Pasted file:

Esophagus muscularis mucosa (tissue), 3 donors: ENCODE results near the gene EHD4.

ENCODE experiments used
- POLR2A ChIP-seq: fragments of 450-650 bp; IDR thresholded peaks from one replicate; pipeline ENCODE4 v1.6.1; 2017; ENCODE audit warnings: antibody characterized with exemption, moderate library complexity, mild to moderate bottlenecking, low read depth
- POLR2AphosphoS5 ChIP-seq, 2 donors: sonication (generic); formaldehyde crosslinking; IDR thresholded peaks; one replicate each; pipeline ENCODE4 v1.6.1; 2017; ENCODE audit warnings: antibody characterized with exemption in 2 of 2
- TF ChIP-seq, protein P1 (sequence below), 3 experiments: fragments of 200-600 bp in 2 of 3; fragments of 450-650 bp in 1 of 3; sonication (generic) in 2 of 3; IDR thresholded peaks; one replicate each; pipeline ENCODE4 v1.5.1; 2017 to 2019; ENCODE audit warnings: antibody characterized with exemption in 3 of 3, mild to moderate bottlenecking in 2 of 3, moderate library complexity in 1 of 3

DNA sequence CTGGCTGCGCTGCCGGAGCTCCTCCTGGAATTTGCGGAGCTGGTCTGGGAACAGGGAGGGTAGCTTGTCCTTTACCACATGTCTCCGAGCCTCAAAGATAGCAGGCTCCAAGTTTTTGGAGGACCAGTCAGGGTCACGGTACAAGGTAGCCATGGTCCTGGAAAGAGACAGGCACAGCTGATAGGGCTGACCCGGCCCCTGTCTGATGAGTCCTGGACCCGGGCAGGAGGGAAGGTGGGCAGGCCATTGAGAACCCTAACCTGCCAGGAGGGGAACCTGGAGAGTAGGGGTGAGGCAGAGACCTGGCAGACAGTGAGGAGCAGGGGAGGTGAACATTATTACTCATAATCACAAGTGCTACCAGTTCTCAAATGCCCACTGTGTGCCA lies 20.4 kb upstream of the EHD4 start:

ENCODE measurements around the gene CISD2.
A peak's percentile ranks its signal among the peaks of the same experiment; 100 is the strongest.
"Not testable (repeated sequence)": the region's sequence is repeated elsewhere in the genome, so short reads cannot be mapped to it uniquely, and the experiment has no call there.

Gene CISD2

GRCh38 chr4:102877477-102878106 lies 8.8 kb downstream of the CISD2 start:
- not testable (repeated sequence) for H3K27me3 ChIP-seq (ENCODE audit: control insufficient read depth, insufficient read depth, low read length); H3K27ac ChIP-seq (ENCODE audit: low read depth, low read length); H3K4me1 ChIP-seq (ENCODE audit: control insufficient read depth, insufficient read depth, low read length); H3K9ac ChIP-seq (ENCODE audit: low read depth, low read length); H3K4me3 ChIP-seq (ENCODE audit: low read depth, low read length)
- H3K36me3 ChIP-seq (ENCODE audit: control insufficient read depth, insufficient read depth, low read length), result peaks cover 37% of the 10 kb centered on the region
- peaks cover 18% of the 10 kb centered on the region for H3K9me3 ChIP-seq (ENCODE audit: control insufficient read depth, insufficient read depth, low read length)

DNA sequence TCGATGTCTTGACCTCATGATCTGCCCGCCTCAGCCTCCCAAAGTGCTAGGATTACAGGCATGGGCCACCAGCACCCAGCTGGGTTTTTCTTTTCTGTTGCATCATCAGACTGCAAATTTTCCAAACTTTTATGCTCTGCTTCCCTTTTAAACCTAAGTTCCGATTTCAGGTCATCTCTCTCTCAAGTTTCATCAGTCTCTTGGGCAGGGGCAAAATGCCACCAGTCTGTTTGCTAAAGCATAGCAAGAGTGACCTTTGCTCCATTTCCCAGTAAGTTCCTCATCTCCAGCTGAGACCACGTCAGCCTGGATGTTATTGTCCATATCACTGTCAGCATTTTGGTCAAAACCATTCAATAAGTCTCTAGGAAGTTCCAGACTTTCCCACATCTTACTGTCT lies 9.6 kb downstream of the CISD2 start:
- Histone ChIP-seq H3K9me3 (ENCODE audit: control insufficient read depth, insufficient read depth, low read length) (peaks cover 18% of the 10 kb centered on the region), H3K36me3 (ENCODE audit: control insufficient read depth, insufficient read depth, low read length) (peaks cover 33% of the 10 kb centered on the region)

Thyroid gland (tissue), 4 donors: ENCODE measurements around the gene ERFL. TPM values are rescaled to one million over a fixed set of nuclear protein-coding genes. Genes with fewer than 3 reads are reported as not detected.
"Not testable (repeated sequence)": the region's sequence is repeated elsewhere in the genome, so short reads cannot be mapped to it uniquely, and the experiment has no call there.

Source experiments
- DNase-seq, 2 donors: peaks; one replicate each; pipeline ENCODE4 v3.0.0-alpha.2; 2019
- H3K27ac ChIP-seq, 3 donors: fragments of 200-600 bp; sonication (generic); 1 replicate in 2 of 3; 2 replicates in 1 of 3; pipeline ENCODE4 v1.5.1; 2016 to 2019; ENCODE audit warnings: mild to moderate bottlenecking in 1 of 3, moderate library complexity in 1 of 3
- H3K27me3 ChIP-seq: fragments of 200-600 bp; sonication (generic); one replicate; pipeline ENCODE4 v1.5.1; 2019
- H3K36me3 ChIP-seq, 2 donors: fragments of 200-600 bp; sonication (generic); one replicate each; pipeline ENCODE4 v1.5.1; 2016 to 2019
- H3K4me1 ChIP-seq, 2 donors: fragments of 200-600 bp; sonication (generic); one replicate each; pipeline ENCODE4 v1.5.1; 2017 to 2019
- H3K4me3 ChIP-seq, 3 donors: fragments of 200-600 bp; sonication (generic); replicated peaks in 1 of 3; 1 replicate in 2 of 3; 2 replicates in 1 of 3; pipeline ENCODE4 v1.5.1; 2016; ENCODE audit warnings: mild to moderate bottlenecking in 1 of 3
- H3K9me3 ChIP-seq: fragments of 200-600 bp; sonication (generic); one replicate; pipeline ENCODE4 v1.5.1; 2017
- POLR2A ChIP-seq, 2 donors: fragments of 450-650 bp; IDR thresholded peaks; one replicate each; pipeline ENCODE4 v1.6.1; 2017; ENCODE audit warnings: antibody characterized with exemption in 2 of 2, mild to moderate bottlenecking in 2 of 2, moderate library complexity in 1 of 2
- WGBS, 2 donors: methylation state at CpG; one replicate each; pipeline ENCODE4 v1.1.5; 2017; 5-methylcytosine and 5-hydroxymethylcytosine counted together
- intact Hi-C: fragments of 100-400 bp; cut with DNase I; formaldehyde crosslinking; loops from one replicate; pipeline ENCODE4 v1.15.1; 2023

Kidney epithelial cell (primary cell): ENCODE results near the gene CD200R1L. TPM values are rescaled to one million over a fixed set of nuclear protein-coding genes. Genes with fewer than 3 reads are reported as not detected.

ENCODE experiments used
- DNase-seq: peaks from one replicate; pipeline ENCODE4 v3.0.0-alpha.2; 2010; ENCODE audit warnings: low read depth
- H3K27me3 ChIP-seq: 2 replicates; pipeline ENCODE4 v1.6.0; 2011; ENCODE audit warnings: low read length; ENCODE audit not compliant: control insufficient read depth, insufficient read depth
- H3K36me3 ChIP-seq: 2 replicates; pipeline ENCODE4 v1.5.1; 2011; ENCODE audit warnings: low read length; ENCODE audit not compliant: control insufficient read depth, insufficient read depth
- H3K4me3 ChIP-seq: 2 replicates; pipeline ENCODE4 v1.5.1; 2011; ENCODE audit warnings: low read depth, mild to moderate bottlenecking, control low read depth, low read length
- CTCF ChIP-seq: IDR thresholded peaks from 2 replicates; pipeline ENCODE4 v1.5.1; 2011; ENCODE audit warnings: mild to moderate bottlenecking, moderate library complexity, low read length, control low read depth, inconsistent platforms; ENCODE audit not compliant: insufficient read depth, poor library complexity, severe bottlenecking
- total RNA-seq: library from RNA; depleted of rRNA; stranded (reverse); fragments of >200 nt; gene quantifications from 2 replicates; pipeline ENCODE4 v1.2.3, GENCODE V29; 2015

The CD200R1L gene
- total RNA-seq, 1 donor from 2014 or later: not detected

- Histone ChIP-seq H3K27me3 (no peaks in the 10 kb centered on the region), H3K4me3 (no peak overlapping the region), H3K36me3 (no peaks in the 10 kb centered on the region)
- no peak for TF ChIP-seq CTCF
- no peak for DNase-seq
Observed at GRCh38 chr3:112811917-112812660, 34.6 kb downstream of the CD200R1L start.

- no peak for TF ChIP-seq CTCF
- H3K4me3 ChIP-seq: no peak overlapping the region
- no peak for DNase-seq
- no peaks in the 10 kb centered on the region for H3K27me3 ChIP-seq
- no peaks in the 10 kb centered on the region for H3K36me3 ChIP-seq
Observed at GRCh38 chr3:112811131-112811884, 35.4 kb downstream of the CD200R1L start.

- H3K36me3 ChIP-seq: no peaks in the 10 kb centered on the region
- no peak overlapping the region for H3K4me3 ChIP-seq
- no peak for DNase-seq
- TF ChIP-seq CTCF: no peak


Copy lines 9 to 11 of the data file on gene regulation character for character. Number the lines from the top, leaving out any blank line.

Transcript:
"Not testable (repeated sequence)": the region's sequence is repeated elsewhere in the genome, so short reads cannot be mapped to it uniquely, and the experiment has no call there.

Gene CISD2

GRCh38 chr4:102877477-102878106 lies 8.8 kb downstream of the CISD2 start: